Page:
You may remember that I’ve mentioned doing some MOPS talks before. MOPS stands for Mothers of PreSchoolers and the International church in Toulouse hosts the only MOPS currently in France, I think, although I know another local one (this time French speaking) is starting up soon…
I’ve spoken to them before on the themes of Advent, Easter, and Going Green. This time they’ve asked me back to speak about…
Blogging! I really enjoy spending time with these mums – they are a diverse and interesting group of women, and I always learn as much as I share when I speak with them.
Obviously, a talk about blogging isn’t much without access to the Internet, so we will be on line and looking at this blog and others while I speak to them, and this post is going to be the basis of my talk! Please read on, as your thoughts and comments could be really helpful to our session…I guess I’ll begin by talking about why I began blogging. My mum became very ill, and nearly died after surgery, two years ago. She made a surprisingly good recovery but found it difficult to talk on the phone or type emails, so I was looking for an effective way of communicating with her across the distances. I also started doing some patchwork, a lot of it whilst I was visiting my parents in Edinburgh, and I started looking on the internet for interesting ideas and information about patchwork.
I discovered not only patchwork websites, but also… blogs!
Obviously I knew what blogs were, but was really astounded not only by the visual delights but also the amount of comments, some perhaps fairly superficial, but others showing real friendships between people who clearly hadn’t met in ‘real life’.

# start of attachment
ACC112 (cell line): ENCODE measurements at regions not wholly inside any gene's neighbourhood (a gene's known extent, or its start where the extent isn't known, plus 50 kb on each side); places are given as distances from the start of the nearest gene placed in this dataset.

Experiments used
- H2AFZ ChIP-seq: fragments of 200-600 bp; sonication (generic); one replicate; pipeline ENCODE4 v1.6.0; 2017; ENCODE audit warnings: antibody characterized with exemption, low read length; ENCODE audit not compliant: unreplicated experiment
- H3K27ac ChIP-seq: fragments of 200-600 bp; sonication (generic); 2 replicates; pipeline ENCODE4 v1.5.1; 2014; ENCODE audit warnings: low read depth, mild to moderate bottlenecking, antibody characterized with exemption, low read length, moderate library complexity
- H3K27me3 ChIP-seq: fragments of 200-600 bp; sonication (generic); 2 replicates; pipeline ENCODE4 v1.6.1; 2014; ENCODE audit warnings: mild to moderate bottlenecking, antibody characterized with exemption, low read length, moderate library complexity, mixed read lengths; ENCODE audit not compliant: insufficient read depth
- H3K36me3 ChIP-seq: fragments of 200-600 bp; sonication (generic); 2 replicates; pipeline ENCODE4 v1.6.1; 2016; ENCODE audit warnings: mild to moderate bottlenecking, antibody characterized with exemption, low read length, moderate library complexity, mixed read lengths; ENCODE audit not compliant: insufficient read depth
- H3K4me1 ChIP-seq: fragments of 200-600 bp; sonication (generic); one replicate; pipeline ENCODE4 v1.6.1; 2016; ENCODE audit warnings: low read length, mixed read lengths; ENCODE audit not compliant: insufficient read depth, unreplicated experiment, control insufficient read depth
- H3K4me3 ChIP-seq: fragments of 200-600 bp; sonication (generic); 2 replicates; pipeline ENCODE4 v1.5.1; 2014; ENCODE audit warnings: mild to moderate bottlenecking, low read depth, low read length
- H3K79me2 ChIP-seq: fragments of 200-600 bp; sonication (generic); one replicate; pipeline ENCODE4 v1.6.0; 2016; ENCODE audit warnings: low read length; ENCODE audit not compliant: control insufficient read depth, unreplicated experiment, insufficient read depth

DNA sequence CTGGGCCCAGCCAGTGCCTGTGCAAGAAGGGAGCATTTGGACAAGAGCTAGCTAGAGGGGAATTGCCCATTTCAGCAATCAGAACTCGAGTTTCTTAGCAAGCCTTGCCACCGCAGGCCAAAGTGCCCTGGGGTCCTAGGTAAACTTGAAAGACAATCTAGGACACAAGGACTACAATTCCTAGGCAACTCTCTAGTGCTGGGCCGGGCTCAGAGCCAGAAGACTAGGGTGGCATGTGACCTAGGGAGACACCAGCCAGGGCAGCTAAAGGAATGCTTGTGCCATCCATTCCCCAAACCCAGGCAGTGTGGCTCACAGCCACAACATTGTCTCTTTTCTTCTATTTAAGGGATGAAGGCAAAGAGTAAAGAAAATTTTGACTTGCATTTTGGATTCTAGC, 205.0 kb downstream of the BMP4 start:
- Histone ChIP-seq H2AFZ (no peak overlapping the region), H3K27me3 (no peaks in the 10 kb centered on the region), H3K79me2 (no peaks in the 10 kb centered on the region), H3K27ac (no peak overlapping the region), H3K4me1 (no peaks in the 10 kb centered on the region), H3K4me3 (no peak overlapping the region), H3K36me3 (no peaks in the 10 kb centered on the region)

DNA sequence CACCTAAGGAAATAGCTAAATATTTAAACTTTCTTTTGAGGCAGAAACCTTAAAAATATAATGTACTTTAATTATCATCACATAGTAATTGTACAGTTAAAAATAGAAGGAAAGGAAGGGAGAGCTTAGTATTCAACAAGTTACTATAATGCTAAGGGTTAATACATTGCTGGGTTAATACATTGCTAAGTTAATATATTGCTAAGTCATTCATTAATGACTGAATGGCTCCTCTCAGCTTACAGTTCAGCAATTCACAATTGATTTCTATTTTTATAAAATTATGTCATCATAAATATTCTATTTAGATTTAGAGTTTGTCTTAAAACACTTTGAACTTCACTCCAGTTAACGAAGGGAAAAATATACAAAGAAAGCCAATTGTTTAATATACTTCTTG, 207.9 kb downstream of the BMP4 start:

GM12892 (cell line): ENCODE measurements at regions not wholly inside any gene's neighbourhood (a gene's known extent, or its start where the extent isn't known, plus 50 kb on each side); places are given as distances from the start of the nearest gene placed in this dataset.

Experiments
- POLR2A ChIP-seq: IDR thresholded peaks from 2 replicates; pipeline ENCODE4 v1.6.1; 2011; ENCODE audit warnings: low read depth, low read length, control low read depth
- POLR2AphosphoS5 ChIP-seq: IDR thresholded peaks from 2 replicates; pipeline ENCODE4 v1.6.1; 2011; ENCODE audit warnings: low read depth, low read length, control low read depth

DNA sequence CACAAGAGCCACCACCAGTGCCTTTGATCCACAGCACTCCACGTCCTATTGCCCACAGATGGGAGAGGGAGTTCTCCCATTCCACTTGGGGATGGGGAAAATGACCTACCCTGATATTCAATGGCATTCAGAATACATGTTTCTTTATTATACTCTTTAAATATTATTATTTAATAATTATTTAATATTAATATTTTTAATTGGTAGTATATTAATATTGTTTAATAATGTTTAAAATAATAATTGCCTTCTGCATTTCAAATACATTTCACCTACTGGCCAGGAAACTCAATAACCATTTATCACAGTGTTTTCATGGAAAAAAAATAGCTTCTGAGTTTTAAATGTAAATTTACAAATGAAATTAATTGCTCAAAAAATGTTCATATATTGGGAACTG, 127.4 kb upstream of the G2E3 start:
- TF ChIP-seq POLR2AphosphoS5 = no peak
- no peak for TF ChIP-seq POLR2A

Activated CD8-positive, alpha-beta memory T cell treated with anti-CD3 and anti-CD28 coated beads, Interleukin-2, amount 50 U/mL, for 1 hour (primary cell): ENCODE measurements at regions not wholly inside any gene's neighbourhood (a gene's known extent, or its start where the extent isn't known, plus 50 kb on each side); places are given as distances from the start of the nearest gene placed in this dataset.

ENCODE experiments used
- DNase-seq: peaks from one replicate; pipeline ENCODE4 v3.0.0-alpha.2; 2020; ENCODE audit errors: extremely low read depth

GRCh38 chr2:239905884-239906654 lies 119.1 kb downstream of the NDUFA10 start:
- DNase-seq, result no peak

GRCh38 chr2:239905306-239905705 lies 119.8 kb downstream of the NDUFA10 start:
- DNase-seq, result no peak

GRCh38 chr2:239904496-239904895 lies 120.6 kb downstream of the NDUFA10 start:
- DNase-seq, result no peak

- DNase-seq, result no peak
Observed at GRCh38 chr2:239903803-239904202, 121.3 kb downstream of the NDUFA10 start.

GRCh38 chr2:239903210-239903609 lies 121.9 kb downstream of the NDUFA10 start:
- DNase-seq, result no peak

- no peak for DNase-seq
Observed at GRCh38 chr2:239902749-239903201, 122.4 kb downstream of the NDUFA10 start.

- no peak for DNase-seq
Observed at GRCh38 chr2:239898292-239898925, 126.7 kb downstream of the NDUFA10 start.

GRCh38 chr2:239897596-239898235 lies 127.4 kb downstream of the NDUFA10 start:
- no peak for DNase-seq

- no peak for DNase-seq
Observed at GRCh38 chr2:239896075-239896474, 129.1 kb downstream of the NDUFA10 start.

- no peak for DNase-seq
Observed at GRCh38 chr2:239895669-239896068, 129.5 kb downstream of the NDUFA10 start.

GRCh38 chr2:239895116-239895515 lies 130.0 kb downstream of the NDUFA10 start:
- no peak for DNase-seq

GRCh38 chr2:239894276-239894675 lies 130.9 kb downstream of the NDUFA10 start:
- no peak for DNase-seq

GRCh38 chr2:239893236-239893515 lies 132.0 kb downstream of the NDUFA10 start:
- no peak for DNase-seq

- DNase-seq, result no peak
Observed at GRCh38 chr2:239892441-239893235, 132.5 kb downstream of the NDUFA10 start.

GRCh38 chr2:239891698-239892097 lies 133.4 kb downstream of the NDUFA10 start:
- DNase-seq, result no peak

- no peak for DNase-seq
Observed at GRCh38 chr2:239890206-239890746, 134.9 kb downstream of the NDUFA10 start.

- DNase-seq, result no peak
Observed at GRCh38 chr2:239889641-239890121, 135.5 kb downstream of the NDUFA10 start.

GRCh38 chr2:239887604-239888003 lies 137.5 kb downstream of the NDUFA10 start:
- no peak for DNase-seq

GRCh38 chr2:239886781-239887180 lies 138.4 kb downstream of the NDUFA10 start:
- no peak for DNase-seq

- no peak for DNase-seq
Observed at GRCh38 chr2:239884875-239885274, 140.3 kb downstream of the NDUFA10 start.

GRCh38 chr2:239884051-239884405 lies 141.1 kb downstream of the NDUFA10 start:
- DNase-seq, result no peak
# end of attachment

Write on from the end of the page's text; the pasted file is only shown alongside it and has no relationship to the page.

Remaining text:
So for two reasons – sharing daily life with my mum, and wanting to attempt to join the blogging community, I made a tentative start at a blog.
I was very nervous at first, and kept checking to see if anyone liked my posts, and had left any comments. A few very kind bloggers were very supportive about leaving a message – Sal of Sal’s Snippets, Jeannette of Sans Soucis and Niki of Nostalgia at the Stone House gave me real confidence through their kindness.
And the rest is history – I’ll just give you a run-through of what I have encountered and learned through the world of blogging over the past 16 months:
If you feel a little odd in terms of the things you like doing (thrift shopping and Make Do and Mend and environmental stuff and folk music and collecting lace, in my case) you will find that you are not alone once you get onto the internet! In your local area, your friends may have different tastes to you, and that is great – not a problem at all. But if you feel a bit weird, the internet will put you in touch with people remarkably similar to you, which is both exciting and reassuring. I am not so strange after all…
Whilst blogging could be quite superficial, in fact, most bloggers tend to be honest and thoughtful, given constraints such as my own, where I always want to be up-beat as my main aim is to cheer up my mum. Therefore, I have learnt through the discussions of their lives and the books they have recommended, more about my own life and behaviour (what Jane Austen praised as ‘self-awareness’) than I learnt in the previous 10 years together, I suspect.